One of the unexpected consequences of being a very slow builder – although I prefer the term methodical, thanks – is that whole new technologies that barely existed when you started can advance to the point of being practically de rigueur before you're finish. One example is ADS-B, which everybody is now required by law to have by 2020… at least if you plan to fly anywhere useful. I'm already ADS-B Out equipped by virtue of having the proper kind of 1090ES transponder and a pair of compliant TSO C146 WAAS GPS navigators, but to benefit from the free traffic and weather data my tax dollars are already providing I need to install a separate ADS-B In receiver. Of course the obvious choice for my G3X system is the GDL 39R:
I'm seriously running out room to install stuff in the airplane, especially something the size of the thousand-page biography of Winston Churchill I've been meaning to read all year. I picked out a place on the F-7107R subpanel rib, where there was still some mounting structure left over from when I was plannig to put a Lightspeed ignition module there.
I used a piece of 0.050" aluminum to make a mounting plate, and bent flanges on two sides to give it some stiffness:
GDL mounted and wired. It's quite simple, just power, data, and an antenna. It will be possible to remove this unit for servicing later, but only if I press forward with my plan to cut access holes in the forward fuselage skin.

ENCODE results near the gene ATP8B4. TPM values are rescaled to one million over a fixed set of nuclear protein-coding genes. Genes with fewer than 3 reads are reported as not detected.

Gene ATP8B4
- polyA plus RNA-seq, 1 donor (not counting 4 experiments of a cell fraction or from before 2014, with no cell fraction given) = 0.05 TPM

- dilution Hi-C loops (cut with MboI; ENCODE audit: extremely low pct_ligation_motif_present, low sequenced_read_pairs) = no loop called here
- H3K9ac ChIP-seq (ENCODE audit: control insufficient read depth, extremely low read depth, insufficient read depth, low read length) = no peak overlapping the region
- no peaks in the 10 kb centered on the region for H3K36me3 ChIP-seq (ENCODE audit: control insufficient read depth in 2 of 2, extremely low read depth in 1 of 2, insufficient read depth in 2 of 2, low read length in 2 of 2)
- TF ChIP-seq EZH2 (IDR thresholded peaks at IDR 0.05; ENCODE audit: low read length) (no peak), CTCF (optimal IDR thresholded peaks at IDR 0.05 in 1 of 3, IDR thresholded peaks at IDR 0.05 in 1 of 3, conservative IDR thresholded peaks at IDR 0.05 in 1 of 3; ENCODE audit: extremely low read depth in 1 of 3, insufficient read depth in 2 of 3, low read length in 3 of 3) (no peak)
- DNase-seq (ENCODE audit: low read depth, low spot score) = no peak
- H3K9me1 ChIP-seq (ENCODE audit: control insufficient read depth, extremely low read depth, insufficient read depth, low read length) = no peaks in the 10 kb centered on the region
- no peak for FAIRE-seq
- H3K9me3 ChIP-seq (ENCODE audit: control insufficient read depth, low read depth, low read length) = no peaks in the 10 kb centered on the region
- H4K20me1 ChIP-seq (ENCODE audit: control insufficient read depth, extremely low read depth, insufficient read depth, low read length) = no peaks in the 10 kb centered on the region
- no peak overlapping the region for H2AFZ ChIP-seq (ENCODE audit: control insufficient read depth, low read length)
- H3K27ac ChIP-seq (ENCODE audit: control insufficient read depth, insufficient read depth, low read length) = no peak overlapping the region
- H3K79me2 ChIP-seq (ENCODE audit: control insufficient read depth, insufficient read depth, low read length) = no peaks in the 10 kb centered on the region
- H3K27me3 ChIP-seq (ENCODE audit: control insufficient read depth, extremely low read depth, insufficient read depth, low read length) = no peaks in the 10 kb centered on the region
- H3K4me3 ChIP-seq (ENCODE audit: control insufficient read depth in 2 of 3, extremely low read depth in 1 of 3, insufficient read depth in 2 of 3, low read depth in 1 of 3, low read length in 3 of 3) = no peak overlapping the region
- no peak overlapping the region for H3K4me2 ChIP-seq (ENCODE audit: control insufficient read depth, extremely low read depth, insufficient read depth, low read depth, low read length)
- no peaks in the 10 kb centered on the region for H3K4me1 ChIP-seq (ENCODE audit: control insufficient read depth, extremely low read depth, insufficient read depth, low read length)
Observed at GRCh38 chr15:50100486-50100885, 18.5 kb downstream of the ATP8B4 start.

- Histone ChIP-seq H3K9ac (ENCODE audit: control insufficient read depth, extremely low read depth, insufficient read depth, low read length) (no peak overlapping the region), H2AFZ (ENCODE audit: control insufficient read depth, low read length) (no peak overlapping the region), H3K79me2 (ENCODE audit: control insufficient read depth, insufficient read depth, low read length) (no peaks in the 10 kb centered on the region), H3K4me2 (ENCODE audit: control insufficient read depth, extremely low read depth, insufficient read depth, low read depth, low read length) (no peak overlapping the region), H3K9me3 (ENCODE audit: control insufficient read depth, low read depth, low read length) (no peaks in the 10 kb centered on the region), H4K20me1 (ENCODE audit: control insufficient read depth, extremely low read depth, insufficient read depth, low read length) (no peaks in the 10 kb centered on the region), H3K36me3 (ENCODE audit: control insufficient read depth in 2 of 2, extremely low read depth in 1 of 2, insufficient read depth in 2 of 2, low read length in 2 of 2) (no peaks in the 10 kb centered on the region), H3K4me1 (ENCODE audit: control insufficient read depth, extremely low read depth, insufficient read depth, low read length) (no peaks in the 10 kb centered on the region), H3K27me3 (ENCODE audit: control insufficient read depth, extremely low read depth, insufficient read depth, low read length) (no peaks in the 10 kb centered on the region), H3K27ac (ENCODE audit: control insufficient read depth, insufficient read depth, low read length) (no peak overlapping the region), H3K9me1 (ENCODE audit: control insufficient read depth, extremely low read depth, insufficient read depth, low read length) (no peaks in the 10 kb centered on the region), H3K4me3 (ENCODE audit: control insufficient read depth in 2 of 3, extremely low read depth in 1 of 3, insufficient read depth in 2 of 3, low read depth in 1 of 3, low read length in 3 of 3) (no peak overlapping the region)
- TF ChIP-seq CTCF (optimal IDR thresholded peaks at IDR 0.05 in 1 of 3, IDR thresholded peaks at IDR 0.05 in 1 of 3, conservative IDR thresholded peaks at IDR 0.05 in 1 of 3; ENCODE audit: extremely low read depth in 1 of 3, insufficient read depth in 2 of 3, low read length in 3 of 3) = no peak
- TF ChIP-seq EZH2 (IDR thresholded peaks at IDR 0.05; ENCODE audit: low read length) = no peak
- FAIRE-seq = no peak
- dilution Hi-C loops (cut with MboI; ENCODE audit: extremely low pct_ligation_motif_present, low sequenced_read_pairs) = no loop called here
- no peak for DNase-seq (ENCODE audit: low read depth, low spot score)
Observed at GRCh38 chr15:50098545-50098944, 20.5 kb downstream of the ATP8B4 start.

Close-up detail of antenna coax routing – an adel clamp keeps the cable from chafing on the sharp edge of the mounting plate:
For the antenna itself, I bought a 978 MHz blade antenna from Delta Pop. Relatively inexpensive for an airplane component, and gets good reviews.
According to the boffins at work whom I leaned on for specific installation guidance, the ADS-B antenna should be mounted at least six feet or so from the transponder antenna, and at least three feet from the comm antennas. It probably also wouldn't like being right next to the hot exhaust pipes. The only places on the bottom of the airplane that satisfy all these criteria are the very tip of the tail, and a spot in the middle of the forward fuselage floor about midway between the spar and firewall. I chose the forward location to making the antenna routing easier.
Of course the fuel pump and its associate plumbing are already located there, so things are a bit tight. I temporarily installed the pump assembly so I could mark the location for the antenna. The coax connector sticks up a bit, so it needs to be far enough aft to be underneath the fuel pump cover, but far enough forward that it doesn't run into the bottom of the fuel pump mounting plate.
Luckily there is a loop of fuel line in a convenient spot to run the coax straight up and through, shown marked by a dot here prior to drilling:
To mount the antenna to the floor I made a small doubler out of a piece of scrap 0.063. I forgot to take pictures of the process, but you should know what one looks like by now because my airplane is positively bristling with antennas.
For corrosion resistance and maximum electrical conductivity I treated the doubler with alodine:
As well as the floor, after removing an area of paint:
I enlisted the help of the lovely Dr. Mary to rivet the doubler to the floor. She did a great job even though I haven't given her much rivet practice for quite some time.
Antenna doubler installed, complete with antenna:
The coax runs along the floor and then does a loop to duck down through the fuel plumbing and connect to the antenna:
View of the underside of the airplane sporting a brand-new antenna:
I'm now equipped to both transmit and receive ADS-B. Here's hoping I get this thing finished before 2020 rolls around.